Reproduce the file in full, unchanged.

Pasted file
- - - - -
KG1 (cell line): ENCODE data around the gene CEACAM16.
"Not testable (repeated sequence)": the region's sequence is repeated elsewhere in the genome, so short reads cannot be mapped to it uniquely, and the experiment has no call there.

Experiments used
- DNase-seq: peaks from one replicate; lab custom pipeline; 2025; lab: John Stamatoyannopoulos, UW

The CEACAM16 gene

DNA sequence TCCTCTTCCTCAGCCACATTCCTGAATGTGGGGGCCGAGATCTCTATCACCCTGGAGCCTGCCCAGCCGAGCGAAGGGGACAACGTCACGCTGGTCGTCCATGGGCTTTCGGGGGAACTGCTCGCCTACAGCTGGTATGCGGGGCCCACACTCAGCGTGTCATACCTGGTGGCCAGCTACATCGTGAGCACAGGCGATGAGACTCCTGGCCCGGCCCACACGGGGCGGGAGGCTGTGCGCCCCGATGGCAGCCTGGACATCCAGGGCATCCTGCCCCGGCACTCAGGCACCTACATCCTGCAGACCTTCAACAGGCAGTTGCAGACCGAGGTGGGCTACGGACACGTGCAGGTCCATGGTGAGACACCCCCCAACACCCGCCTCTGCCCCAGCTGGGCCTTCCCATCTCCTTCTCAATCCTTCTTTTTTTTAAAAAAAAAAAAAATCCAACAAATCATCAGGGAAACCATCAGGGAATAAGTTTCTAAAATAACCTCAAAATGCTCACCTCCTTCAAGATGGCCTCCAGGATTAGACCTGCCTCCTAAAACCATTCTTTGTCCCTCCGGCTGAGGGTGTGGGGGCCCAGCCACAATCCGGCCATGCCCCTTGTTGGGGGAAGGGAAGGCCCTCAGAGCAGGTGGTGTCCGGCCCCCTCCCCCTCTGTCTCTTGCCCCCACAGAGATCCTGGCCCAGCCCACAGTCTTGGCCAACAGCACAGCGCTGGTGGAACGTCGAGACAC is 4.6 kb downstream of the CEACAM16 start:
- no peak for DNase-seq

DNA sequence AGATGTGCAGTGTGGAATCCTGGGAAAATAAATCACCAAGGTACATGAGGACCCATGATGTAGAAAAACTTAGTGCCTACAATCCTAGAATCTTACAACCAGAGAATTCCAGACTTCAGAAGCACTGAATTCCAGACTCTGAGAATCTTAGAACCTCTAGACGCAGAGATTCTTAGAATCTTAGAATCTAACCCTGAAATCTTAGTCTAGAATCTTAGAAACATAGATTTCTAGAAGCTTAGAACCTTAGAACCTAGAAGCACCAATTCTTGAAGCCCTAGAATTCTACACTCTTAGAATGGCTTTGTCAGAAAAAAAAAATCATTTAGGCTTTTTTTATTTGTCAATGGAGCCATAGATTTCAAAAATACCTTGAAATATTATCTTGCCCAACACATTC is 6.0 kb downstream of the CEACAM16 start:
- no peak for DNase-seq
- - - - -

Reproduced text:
KG1 (cell line): ENCODE data around the gene CEACAM16.
"Not testable (repeated sequence)": the region's sequence is repeated elsewhere in the genome, so short reads cannot be mapped to it uniquely, and the experiment has no call there.

Experiments used
- DNase-seq: peaks from one replicate; lab custom pipeline; 2025; lab: John Stamatoyannopoulos, UW

The CEACAM16 gene

DNA sequence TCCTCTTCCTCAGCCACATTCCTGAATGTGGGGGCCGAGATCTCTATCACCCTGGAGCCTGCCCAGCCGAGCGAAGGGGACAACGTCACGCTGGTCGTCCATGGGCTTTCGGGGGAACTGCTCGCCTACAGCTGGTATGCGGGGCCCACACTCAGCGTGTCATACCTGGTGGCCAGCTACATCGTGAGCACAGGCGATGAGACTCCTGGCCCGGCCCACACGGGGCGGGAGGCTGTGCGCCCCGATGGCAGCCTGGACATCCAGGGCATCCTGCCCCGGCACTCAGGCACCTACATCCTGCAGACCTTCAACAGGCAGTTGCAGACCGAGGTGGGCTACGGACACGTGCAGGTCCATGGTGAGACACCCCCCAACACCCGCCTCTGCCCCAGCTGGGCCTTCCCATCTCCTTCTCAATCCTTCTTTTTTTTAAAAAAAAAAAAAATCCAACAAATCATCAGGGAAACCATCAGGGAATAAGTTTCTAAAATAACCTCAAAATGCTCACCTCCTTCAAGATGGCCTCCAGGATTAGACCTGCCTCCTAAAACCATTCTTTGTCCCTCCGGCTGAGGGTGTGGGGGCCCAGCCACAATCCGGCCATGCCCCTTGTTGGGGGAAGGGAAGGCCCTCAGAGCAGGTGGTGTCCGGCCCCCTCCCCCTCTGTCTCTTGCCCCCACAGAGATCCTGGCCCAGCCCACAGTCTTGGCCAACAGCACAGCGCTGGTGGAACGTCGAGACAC is 4.6 kb downstream of the CEACAM16 start:
- no peak for DNase-seq

DNA sequence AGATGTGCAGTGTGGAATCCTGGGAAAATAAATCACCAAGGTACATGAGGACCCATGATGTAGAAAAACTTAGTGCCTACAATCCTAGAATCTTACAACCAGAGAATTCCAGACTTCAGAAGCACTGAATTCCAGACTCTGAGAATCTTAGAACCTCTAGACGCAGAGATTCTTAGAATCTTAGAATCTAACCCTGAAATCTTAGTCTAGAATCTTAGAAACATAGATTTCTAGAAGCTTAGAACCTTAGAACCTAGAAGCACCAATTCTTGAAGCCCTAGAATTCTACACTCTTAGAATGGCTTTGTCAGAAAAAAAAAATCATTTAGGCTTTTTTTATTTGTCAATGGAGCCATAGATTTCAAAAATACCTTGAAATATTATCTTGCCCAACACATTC is 6.0 kb downstream of the CEACAM16 start:
- no peak for DNase-seq